Michael LeFebvre Posts
January 11, 2013 by Gerald Hiestand
Dr. Michael LeFebvre (a Pastor in the SAET Second Fellowship) has recently published an article addressing current translation controversies in Muslim missions in the International Journal on Frontier Missions. From the intro of the article…
“A controversy has emerged in recent years over the best way to translate certain New Testament terms for Muslim cultures, terms like “Son of God” for Jesus and “Father” for God. Many Muslims believe that when Christians call Jesus the “Son of God” it means that God physically (sexually) sired Jesus by Mary. Such an idea is so repugnant to Muslims that when they encounter it in the Bible, some refuse to read further! Christians of course vigorously deny this idea. Nevertheless, this misunderstanding is widespread in Muslim societies. Because of this and other concerns, some translators concluded that using a word-for-word translation for “Son of God” and “Father” in muslim languages communicates a wrong meaning.
In a series of articles from 2000 to 2007, Rick Brown documented alternate ways in which some translators have avoided the connotations sometimes evoked by traditional approaches.1 At that time, he suggested meaning-based (rather than formbased) translations would provide accurate meaning and avoid offensive connotations. In particular, at that time Brown proposed the use of synonyms like “Christ of God” or “Christ sent from God” along with an explanation in the translation’s introduction about the meaning of divine familial terms. As translations using non-traditional terms or phrases for “Son of God” began to appear, many missionaries, national church leaders and other Christians reacted with alarm. Subsequent writings refined the approach and addressed criticisms,4 but the controversy continued and intensified.”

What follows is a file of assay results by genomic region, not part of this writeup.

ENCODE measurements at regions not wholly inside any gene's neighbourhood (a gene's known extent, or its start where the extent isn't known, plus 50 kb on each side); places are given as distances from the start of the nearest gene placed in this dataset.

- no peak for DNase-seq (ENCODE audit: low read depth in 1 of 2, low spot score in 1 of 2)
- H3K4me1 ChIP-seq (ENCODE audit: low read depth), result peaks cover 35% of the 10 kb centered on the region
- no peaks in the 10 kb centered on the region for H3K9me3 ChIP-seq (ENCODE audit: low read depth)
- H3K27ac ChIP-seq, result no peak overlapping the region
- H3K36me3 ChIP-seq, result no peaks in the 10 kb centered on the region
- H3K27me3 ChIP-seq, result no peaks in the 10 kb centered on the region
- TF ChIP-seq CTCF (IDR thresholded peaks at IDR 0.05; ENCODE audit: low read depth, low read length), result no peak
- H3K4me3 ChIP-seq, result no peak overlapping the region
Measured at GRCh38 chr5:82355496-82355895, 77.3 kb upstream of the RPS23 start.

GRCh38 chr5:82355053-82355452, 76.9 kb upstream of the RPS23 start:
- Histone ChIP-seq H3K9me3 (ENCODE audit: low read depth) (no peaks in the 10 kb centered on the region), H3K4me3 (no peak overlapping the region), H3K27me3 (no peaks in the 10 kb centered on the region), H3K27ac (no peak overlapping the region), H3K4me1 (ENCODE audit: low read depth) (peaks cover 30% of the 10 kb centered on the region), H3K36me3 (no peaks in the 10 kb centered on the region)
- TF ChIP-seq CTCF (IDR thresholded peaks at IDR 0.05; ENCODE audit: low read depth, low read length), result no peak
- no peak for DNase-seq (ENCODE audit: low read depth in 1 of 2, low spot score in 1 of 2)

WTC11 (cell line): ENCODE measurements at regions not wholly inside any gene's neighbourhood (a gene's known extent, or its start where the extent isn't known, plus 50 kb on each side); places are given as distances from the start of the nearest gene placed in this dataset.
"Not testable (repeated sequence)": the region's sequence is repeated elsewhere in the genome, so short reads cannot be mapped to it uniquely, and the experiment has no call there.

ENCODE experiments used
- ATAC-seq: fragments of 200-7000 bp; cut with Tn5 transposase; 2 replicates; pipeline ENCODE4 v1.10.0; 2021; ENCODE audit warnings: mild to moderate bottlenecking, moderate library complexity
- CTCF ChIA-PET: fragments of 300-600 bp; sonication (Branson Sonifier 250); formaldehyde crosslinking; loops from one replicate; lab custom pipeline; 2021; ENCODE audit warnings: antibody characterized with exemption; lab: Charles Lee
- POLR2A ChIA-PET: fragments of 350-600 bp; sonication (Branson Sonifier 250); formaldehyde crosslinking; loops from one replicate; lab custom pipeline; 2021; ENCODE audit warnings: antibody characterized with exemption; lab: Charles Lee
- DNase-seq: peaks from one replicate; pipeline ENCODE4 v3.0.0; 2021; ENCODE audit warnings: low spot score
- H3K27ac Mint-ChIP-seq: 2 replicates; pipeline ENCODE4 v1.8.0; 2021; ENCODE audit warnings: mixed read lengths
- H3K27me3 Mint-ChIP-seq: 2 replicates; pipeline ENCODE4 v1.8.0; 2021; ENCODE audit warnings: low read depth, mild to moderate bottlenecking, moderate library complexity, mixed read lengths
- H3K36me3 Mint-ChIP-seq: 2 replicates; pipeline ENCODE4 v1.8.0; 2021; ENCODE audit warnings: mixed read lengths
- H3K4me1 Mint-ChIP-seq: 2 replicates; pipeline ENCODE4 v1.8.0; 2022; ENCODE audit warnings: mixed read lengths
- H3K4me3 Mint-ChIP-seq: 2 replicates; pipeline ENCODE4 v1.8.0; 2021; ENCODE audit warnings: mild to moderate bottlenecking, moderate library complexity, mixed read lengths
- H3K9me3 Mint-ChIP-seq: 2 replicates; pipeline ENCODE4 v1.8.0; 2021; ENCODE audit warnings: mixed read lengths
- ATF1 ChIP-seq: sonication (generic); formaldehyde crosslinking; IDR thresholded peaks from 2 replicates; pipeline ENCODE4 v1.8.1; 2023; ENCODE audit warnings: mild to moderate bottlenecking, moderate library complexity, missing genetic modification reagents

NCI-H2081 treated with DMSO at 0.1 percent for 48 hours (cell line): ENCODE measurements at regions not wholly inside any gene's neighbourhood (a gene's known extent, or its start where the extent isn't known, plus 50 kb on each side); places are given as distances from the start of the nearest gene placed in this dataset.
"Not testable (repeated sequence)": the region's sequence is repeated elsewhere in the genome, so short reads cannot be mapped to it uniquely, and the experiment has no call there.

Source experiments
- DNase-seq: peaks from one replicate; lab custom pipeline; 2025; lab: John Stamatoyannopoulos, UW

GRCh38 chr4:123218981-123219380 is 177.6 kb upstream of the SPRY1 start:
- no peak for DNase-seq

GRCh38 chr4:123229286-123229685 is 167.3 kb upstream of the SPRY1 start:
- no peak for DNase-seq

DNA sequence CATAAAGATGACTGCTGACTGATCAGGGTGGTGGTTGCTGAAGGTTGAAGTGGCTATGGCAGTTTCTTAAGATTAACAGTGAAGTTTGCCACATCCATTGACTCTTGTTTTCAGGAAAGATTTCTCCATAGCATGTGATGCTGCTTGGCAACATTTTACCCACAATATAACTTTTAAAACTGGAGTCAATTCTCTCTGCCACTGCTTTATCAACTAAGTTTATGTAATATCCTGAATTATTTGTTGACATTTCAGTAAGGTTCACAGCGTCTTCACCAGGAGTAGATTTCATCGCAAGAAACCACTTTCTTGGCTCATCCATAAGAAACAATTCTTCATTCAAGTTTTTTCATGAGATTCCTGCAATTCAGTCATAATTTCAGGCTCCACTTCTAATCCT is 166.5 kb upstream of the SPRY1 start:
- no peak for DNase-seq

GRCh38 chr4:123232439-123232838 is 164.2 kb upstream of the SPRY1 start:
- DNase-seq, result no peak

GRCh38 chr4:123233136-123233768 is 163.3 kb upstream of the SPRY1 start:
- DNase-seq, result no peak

This is an interesting article, and one worth reading for those wrestling with translation philosophy. The article is also a great example of ecclesial theology by an ecclesial theologian.0 Comments
August 15, 2011 by Gerald Hiestand
Biblical scholarship requires work in the Bible’s original languages. Usually we are referring to Greek and Hebrew (and a smattering of Aramaic) when we talk about the original languages. But there is another language in which much of Scripture’s message is written: geography. The terrain, highways, settlements and strategic movements described in Scripture are part of the Bible’s story, and part of its theological language. There are two great tools for studying and teaching biblical geography that I want to highlight here, and one of them is free!
Several years ago, I had the opportunity to complete a field course on Bible lands geography with Dr. Carl Rasmussen. The course was conducted on site in Israel and Jordan, through Jerusalem University College. Dr. Rasmussen is an adjunct professor with JUC, and he is Professor Emeritus of Old Testament at Bethel University in St. Paul, Minnesota. He is the author of the NIV Bible Atlas, which is the first resource I want to recommend. I actually have the older edition myself and am anxious to get ahold of the updated edition (which has been out for a year, now). But it is an excellent reference tool which I use often in sermon preparation.